The Scottish Parliament and transport – transporting us into a new era?

Logo

Mick Cash argues opportunities have been missed but the struggle is not yet over

Debates around the history of the Scottish Parliament often raise the question of powers, whether it has enough, and how it has used the powers it does have. With regard to the transport and offshore sector there has been a lot of fog and confusion and inaccuracies about the powers of the Scottish Parliament which have not helped that debate. Take rail passengers services, for instance, where there has been debate, for example, around why the current SNP Scottish Government won’t nationalise Scotrail services or why the Westminster Government won’t devolve more powers over rail.

The reality is when the Parliament was first established, power was devolved to allow the parliament to be responsible for Scotrail services. A large neo-liberal snag to this was these powers were conditional on the continued requirement for a tendering process and Scotrail services being operated by the private sector. So, in many ways the transfer of power was illusory and, with the prevailing neo-liberal consensus at that time, there was little objection from any of the main Scottish political parties.

Fast forward to the Smith Commission, and Scotland and Britain had now stomached years of rail privatisation and there was an appetite to at least support a public alternative to privatisation. Yet again, however, there was monumental missed opportunity when it came to rail. All the parties on the Commission at the time supported new powers for the Scottish Parliament which would allow for a ‘public sector bid’ for Scotrail services. This merely meant that at the end of any franchise services would still be put out for tender but there could be a public sector bid for that service.

Whilst Humza Yousaf in his role as Transport Minister seemed more positive that such a process could lead to a publicly-owned Scotrail, his successor Michael Matheson seems less keen, talking ominously of a level playing field between public and private sector. The RMT will, of course, work constructively with the Minister, but we might not be in this position if the main political parties at the time of the Smith Commission had argued that the Tory Railways Act 1993 (which requires the tendering and private operation of rail passenger services) should no longer apply to Scotland.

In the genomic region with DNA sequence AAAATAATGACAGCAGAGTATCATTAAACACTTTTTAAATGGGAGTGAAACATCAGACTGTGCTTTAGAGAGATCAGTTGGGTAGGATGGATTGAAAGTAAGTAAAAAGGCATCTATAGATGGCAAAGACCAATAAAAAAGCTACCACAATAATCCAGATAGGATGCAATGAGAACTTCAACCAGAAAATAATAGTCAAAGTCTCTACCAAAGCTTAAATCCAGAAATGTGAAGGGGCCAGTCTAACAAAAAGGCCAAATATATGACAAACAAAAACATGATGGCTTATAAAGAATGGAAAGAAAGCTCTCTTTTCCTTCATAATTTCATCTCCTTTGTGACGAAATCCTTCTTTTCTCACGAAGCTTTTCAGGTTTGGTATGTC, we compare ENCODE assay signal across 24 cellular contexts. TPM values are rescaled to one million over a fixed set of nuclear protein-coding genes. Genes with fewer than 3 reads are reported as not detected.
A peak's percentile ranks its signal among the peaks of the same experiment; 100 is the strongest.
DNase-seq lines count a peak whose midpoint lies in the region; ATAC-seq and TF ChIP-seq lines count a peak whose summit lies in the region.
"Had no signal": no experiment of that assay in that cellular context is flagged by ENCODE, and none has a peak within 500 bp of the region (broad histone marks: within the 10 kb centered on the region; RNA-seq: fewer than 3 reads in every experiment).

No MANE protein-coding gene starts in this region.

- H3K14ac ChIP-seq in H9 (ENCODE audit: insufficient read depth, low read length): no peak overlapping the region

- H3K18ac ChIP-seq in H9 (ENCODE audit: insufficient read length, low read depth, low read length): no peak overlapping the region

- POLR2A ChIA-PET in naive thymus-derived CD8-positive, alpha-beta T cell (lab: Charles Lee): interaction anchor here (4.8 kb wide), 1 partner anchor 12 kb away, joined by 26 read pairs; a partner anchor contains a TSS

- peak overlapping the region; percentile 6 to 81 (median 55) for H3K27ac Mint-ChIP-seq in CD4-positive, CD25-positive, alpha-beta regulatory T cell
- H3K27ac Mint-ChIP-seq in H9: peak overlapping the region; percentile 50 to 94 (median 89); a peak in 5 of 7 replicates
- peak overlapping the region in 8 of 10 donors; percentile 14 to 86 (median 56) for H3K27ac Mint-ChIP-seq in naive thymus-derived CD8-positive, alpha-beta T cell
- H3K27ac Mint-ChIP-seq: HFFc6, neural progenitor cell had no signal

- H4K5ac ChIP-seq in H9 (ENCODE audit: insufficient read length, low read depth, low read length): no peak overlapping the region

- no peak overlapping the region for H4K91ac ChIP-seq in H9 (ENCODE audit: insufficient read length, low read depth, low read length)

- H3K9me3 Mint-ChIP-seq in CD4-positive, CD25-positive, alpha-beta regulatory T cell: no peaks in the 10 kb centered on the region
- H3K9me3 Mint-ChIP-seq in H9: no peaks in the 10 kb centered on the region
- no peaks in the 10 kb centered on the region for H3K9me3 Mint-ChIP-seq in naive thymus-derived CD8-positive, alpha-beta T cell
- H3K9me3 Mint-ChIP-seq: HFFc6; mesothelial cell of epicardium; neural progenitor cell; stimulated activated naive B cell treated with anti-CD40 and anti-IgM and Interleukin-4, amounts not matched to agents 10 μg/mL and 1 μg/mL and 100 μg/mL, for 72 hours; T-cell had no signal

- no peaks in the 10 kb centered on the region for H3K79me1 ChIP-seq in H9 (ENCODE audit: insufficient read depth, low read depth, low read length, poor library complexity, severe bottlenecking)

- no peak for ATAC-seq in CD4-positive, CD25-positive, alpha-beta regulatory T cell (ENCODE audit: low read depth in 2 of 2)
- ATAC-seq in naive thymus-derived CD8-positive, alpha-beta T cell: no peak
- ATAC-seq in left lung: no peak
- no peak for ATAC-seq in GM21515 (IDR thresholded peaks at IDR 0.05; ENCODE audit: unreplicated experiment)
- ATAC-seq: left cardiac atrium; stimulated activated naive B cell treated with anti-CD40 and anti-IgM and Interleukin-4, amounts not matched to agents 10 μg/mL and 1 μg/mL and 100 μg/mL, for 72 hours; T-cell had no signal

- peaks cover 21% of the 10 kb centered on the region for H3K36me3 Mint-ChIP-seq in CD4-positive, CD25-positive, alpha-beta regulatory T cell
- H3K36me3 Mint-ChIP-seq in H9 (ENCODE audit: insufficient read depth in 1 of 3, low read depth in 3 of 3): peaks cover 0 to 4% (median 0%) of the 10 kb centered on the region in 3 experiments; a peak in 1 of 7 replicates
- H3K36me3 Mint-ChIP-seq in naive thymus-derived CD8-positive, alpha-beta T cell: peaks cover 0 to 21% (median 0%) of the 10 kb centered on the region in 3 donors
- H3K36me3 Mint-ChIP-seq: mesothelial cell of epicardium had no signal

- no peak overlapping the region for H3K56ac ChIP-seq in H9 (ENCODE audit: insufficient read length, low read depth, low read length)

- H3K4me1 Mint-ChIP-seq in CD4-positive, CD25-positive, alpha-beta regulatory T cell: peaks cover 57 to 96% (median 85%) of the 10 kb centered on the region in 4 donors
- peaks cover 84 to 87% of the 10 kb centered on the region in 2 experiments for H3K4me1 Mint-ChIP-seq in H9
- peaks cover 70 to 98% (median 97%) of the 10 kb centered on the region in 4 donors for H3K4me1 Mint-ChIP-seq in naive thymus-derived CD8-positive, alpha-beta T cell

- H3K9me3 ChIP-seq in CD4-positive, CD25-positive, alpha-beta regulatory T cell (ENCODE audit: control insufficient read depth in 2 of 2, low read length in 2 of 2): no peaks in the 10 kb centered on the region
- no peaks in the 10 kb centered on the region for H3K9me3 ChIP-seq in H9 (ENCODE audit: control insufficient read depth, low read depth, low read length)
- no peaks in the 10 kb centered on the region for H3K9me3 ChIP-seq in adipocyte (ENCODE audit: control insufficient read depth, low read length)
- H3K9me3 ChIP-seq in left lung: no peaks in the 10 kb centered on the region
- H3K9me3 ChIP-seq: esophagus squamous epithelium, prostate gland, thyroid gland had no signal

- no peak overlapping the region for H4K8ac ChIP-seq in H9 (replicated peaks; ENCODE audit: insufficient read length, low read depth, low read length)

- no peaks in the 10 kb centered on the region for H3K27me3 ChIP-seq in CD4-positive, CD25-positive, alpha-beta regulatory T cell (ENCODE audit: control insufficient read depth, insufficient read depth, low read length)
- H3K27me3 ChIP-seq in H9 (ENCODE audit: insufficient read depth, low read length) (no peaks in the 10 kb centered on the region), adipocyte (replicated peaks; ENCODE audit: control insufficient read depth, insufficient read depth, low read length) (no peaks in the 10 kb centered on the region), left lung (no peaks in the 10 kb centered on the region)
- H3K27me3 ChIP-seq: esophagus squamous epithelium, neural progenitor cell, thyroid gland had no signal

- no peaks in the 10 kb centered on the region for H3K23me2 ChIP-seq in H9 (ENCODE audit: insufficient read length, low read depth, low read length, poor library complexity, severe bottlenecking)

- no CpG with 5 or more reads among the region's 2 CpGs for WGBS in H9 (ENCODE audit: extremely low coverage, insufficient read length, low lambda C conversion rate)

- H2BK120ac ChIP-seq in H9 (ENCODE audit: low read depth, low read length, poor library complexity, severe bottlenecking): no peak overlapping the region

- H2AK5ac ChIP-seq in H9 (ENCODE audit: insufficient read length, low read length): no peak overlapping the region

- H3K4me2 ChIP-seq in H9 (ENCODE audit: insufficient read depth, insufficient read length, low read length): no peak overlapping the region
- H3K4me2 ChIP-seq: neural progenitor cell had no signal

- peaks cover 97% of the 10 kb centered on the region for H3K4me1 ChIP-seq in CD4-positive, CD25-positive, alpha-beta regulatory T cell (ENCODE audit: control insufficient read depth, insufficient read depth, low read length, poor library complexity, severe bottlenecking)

Thankfully, Labour and the Greens are now doing just that and with the Westminster Government’s current review of rail there is an opportunity for the Scottish Government to be clear in its submission that it wants the compulsory franchising or bidding process for the Scotrail services to end. We await to see the Scottish Governments submission with interest – but at the moment the signs are that Scottish Ministers are more interested in using the review to take compete control of the nationally publicly-owned rail infrastructure manager, Network Rail. This a move that would cause more damaging fragmentation and possibly further privatisation of the rail system.

When looking back on 20 years of the Scottish Parliament, it’s not only the balance of power between the Holyrood and Westminster parliaments that we need to consider – we also have to consider the relationship with the European Union. When it comes to transport, this is an important issue because the EU’s fourth rail package will soon make it compulsory for member states to tender rail services and will also prohibit states fully integrating rail operations and infrastructure. Similarly, EU laws have been the source of much aggravation surrounding Scottish Ferry services with successive Scottish Governments using EU directives as a cover to tender Calmac Ferry services.

What is definitely the case is that the Scottish Parliament has allowed for far closer and intensive campaigning and lobbying of politicians. RMT successes around supporting industrial action with political campaigning against Driver Only Operation or the privatisation of Calmac are the best examples here. The ferry services are also a case in point where RMT campaigning with others saw the Lab/Lib coalition at that time defeated in a parliamentary vote on the tendering of Calmac ferry services, representing the first time in the Scottish Parliament’s history that MSPs actually overturned the Scottish Government!

Mick Cash is General Secretary of the Rail, Maritime and Transport (RMT) union.

Update from the Foundation
Join Scottish Left Review network
Subscribe to Scottish Left Review
Make a Donation to Scottish Left Review